Eiko Matsuda and Aoi Nakajima – In the Realm of the Senses

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Eiko Matsuda and Aoi Nakajima – In the Realm of the Senses

In the Realm of the Senses (French: L’Empire des sens, Japanese: 愛のコリーダ, Ai no Korīda, “Bullfight of Love”) is a 1976 erotic art film written and directed by Nagisa Ōshima. It is a fictionalised and sexually explicit treatment of a 1936 murder committed by Sada Abe. An international coproduction of France and Japan, the film generated great controversy at the time of its release. The film had the involvement of pink film luminary Kōji Wakamatsu as co-screenwriter and assistant producer. While intended for mainstream wide release, the film contains scenes of unsimulated sexual activity between the actors (Eiko Matsuda and Tatsuya Fuji, among others).

Strict censorship laws in Japan would not have allowed the film to be made according to Ōshima’s vision. This obstruction was bypassed by officially listing the production as a French enterprise, and the undeveloped footage was shipped to France for processing and editing. At its premiere in Japan, the film’s sexual activity was optically censored using reframing and blurring.

In the United States, the film was initially banned upon its premiere at the 1976 New York Film Festival but was later screened uncut, and a similar fate awaited the film when it was released in Germany. It was also banned because of a scene in which Kichi pushes an egg into Sada’s vulva, forcing her to push it out of her vagina before Kichi eats the egg. The film was not available on home video until 1990, although it was sometimes seen uncut in film clubs.

At the time, the only European country in which the film was banned was Belgium.The ban was lifted in 1994, and Belgium has not censored a film of any kind since.

At the time of its initial screening at the 1976 London Film Festival, the British Board of Film Censors recommended that it be shown under private cinema club conditions to avoid the need for heavy cuts, but only after the Obscene Publications Act had been extended to films in 1977 to avoid potential legal problems. The film opened at the Gate Cinema Club in 1978. It was given an official countrywide cinema release in 1991, though the video release was delayed until 2000 when it was passed with an “18” certificate (suitable for adults only). All of the adult sexual activity was left intact, but a shot in which Sada yanks the penis of a prepubescent boy after he misbehaves was reframed, zooming in so that only the reaction of the boy was shown.[16] In Australia, the film was originally banned, but a censored version was made available in 1977. In 2000, it finally became available in its complete version. The graphic sexual content of the production also caused it to be banned in Israel in 1987.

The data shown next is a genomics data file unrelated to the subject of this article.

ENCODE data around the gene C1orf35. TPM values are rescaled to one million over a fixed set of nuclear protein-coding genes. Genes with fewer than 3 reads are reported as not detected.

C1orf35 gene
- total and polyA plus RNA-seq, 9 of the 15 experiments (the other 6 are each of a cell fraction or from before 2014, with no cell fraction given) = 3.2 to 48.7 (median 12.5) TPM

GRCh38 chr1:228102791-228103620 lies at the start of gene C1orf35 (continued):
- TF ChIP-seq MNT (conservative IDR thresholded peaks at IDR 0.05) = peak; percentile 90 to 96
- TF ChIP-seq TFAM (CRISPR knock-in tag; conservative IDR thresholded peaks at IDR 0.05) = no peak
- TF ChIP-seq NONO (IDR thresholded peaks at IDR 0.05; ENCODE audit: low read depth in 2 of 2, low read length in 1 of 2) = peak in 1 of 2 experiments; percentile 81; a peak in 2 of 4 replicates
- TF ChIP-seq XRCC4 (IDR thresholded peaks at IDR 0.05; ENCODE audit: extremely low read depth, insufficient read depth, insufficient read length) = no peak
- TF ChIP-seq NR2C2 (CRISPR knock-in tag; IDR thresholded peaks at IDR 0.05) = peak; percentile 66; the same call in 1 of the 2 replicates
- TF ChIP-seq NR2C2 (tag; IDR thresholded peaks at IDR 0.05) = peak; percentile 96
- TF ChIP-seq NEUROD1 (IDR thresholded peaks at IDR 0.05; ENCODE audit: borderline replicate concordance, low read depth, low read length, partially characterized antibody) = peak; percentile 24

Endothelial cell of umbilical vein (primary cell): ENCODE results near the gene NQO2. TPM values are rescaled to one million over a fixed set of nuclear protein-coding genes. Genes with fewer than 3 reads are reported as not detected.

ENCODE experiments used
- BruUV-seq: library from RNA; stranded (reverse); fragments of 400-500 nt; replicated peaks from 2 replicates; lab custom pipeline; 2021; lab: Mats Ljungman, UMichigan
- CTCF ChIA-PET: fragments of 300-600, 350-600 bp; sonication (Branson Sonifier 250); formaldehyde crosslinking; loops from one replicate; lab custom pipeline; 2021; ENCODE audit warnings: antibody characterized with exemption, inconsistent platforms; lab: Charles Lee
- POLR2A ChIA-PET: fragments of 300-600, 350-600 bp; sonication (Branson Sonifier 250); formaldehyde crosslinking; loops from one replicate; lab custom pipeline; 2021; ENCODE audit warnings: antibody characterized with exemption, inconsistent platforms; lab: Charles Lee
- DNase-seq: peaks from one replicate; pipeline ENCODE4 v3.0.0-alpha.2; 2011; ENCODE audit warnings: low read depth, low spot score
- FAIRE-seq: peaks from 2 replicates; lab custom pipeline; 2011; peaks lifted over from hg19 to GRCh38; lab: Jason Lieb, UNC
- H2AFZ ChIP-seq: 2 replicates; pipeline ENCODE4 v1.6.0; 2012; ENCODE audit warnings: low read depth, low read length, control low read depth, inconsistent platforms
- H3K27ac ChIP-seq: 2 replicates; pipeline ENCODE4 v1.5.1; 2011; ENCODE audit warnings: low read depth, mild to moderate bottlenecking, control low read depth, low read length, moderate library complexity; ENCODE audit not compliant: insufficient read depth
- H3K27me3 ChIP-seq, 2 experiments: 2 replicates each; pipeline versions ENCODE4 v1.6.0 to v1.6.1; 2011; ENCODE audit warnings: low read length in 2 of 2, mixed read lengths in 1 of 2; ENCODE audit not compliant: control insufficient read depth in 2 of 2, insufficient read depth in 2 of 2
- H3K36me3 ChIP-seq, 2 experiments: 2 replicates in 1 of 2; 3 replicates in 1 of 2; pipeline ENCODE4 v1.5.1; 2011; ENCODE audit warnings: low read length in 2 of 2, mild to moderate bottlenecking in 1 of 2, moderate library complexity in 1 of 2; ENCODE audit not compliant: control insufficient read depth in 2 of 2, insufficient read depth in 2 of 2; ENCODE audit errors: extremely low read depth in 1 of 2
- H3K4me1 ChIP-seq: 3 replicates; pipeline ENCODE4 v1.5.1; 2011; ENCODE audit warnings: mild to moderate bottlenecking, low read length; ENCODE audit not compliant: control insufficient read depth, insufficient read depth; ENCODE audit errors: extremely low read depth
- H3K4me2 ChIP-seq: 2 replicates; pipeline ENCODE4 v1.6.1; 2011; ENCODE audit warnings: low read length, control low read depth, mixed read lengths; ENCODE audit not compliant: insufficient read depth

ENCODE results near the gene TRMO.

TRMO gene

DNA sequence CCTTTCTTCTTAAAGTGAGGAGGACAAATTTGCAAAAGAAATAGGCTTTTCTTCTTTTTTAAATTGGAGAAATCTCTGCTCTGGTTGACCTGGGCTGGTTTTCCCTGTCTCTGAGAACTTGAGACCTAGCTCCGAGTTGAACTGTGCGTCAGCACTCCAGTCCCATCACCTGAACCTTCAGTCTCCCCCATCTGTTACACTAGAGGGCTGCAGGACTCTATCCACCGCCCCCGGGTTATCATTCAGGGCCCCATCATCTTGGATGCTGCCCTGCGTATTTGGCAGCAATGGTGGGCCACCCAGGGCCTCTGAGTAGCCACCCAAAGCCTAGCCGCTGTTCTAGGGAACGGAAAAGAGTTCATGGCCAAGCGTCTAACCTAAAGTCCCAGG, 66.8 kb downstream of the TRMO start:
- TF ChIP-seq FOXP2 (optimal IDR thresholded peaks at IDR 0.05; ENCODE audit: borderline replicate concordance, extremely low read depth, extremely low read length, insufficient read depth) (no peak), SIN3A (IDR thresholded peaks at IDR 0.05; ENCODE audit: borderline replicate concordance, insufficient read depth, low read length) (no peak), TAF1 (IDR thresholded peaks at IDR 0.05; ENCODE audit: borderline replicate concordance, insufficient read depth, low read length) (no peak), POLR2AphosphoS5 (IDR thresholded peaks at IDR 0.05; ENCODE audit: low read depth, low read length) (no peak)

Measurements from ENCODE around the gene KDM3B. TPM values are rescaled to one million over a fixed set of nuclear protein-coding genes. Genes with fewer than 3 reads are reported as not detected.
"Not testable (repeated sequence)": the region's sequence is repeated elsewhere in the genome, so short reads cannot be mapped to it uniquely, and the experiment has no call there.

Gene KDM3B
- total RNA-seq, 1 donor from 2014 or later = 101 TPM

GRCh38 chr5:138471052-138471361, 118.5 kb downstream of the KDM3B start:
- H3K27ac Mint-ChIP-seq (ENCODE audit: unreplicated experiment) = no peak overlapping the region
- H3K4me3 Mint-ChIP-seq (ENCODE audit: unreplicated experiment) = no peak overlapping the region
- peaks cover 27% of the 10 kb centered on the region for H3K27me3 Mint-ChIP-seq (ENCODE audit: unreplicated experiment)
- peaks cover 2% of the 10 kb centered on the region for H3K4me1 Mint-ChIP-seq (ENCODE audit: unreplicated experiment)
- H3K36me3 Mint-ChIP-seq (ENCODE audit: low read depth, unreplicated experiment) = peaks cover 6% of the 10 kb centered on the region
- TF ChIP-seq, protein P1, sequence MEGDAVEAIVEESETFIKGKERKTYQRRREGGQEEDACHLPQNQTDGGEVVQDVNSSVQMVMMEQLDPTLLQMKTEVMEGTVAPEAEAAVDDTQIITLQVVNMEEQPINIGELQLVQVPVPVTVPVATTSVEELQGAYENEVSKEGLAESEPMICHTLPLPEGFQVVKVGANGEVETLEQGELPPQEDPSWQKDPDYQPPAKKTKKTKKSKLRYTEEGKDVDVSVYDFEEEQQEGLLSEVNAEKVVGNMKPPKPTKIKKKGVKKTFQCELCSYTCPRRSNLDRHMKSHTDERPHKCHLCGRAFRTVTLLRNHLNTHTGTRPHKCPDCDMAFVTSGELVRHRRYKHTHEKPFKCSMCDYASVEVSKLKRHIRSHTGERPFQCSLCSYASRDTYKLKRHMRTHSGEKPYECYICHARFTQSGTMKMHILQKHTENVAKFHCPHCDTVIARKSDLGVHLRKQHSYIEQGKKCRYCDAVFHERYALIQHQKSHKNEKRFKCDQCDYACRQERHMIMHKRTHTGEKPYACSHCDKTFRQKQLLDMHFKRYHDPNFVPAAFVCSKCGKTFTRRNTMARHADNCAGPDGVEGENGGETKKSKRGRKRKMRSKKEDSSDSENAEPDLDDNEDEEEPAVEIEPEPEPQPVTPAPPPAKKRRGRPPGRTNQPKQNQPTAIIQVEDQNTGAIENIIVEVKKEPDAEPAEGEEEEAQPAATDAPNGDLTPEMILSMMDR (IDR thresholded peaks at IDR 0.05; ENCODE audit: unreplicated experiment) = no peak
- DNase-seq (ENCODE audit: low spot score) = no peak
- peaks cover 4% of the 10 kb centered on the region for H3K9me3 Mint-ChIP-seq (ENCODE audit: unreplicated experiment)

The film is available in uncut form in France, Germany, the United States (as part of The Criterion Collection), the Netherlands, Belgium and several other territories.[citation needed]

In Canada, when originally submitted to the provincial film boards in the 1970s, the film was rejected in all jurisdictions except Quebec and British Columbia. It was not until 1991 that individual provinces approved the film and gave it a certificate. However, in the Maritimes, the film was rejected again as the policies followed in the 1970s were still enforced.

In Brazil, the film was banned during the military dictatorship due to its explicit sex scenes. The ban was lifted in 1980